Everything You Wanted to Know About Epiphany But Were Afraid to Ask

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This weekend we celebrated the Epiphany! But who were these mysterious Magi who came from the East? Here are some things you may not know about the Magi!

– Magi comes from the word “magus” in Greek, which in turn was borrowed from the Old Persian “Magus”. The Magus referred to a priestly class of the Zoroastrian religion in ancient Persia. Zoroastrians were unique in the ancient world in that they were monotheists, which was quite a radical idea – very different from the Greeks, Babylonians, Romans, and Egyptians that surrounded them, who worshipped multiple gods!

Zoroastrians also had a concept of the Messiah, of heaven and hell, and many other similarities to Christianity. These Zoroastrian priests were close to encountering the True Faith because of their own pagan beliefs – God had been preparing them for the Truth through their own religion, so it’s no wonder that God chose them to come and encounter the Messiah in Bethlehem!

– Magi is also where we get our English word “magic”, since these priests were skilled in astrology.

– These magi were not “kings” – there is no Scriptural evidence for this!

– We do not know how many magi visited the Lord! Christian culture has always posited three solely because they brought three gifts of gold, frankincense, and myrrh.

– The traditional names of Melchior, Caspar, and Balthazar are not mentioned anywhere in the Bible. They come from a sixth-century tradition originating from Alexandria, Egypt. In other branches of the Catholic Church (for example, Syrian or Ethiopian) they have other names.

– A very ancient tradition (dating to the 300s) posits that the three wise men were martyred for their newfound faith in Christ. Their relics were held in Milan for several centuries before being moved to the cathedral in Cologne, Germany, where they reside to this day.

– The three gifts were of great value in the ancient world, and would be commonly given to a king. Gold was the most valuable metal. Frankincense is an aromatic incense made from the dried sap of the Boswellia tree, which is found in Africa, the Arabic peninsula, and India/southern Asia. It would be burned for its sweet-smelling smoke. Myrrh is a similar resin made from the Commiphora tree, native to north-eastern Africa and the Arabic peninsula. It has antiseptic properties and was often used in ancient medicine as a mouthwash or made into a tincture to heal wounds. It also has mild painkilling properties.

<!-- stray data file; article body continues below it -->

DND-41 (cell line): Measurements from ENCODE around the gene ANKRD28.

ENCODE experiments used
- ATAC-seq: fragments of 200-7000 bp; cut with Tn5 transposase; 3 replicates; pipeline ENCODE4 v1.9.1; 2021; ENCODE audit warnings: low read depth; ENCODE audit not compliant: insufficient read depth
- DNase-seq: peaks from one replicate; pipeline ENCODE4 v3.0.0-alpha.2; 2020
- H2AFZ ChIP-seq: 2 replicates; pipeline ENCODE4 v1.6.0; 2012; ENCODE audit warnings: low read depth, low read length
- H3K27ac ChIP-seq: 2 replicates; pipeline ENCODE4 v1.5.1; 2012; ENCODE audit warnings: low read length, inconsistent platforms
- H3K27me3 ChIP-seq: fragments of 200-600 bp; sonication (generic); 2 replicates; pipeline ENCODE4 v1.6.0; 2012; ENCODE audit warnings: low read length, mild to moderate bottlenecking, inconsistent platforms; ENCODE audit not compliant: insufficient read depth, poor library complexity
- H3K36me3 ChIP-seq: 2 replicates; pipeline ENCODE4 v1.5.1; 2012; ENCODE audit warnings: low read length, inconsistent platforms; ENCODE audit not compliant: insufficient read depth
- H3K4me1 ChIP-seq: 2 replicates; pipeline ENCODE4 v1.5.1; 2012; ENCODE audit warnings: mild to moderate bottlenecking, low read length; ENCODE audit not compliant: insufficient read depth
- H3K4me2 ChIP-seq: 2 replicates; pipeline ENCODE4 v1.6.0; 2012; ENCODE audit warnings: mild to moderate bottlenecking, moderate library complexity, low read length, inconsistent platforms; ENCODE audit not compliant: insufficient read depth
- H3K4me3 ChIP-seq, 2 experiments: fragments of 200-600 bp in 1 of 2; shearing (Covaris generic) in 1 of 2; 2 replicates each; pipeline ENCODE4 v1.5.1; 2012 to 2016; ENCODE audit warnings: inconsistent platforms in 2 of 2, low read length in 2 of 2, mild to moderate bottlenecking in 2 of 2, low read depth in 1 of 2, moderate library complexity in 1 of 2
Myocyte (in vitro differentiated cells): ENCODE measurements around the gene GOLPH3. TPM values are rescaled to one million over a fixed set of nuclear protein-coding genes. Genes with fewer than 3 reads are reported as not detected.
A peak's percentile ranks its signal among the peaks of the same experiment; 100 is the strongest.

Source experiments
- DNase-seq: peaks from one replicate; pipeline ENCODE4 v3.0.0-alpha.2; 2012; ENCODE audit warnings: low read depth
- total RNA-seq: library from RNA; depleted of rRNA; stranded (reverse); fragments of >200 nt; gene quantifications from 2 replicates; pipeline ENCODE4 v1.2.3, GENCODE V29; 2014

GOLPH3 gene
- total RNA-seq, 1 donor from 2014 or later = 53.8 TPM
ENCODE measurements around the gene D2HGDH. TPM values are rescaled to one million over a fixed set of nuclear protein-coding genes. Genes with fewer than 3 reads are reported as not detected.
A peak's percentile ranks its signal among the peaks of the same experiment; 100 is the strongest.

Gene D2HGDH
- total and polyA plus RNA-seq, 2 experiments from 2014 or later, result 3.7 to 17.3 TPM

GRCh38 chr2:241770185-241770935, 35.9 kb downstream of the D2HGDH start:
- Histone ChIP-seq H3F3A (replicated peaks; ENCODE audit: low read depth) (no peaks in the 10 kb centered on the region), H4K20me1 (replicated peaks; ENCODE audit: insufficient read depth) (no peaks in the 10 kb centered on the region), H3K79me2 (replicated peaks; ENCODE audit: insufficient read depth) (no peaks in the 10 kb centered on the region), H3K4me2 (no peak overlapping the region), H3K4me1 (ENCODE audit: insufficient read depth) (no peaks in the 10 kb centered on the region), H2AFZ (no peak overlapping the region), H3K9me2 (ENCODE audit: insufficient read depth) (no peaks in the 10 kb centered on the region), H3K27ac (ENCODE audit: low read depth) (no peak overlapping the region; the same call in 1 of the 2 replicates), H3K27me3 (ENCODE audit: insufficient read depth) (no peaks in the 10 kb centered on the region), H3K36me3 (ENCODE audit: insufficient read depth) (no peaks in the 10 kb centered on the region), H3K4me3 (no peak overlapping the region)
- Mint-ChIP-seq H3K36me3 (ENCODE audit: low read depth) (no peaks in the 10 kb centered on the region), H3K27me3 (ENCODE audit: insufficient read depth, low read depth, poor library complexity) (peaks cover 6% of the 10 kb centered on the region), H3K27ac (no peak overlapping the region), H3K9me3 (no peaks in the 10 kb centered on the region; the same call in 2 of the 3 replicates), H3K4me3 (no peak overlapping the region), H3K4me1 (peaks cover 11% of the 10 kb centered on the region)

– The three gifts were also highly symbolic in Christ’s life. We speak of Jesus as the Christ which is actually a title (not His last name!), as Christ means “Anointed One”. In the Old Testament, three groups of people were anointed with oil for their special role: priests, prophets, and kings. To call Jesus “the Christ” means that Jesus fulfills all three roles perfectly – He is the perfect High Priest who offers Himself in sacrifice, He is the fulfillment of all Prophets who speak on behalf of God and call Israel back to faithfulness, and He is the True King of Israel. These three gifts correspond with each of the three roles: gold was fitting tribute for the King of Kings; frankincense would be offered by the High Priest in worship; and myrrh, the bitter ointment, would richly symbolize the bitter death that Christ would suffer, as all of the prophets before Him did.

– “Epiphany” means to have a revelation. This is a hugely significant day, theologically, because this is the first time that a non-Jew recognizes the Messiah. It shows that Jesus came to bring salvation to the entire world, not just to His people.

– The three Wise Men did not visit Jesus in the manger. Luke’s Gospel is clear that they visited Jesus and Mary in a house – because this did NOT happen on the day of Christmas but probably several days or weeks later. More than likely, the Holy Family would have had time to find adequate lodging by then!

The Three Wise Men receiving children at a shopping centre in Spain.

– Throughout the world, the Feast of Epiphany is celebrated with many unique traditions! Hispanic countries often bake a “King Cake” (similar to the one made for Mardi Gras) which feature a miniature Baby Jesus baked into it – if you get the little plastic Jesus, you are supposed to win a prize!

Others ask the Wise Men to bless their house by writing “2020 C+M+B” in chalk above their doorframe (for the year and the first letters of the names of the Wise Men – although it can also refer to Christus mansionem benedicat – “Christ bless this home”). Finally, others light multiple candles on this day, in remembrance of Christ being the light of the nations.

Happy Epiphany!

___

Originally published at The Cross Stands While the World Turns.
Image: detail from the Basilica of Sant’Apollinare Nuovo in Ravenna, Italy — Nina Aldin Thune, Wikimedia Commons / PD-US

Fr. Joseph Gill

Fr. Joseph Gill

Fr. Joseph Gill grew up in a musical family in Frederick, MD, the oldest of five children. His father taught him piano from a young age, and his mother often sang in the church choir. He began writing songs very young, honing his skill further when he received his first guitar. After his conversion, he dedicated his life and his songwriting to the Lord [https://frjosephgill.bandcamp.com/]. Fr. Gill was ordained a Catholic priest in May 2013. He is currently serving at the Basilica of Saint John the Evangelist, Stamford, Connecticut. He shares his homilies at http://thecrossstands.blogspot.com/

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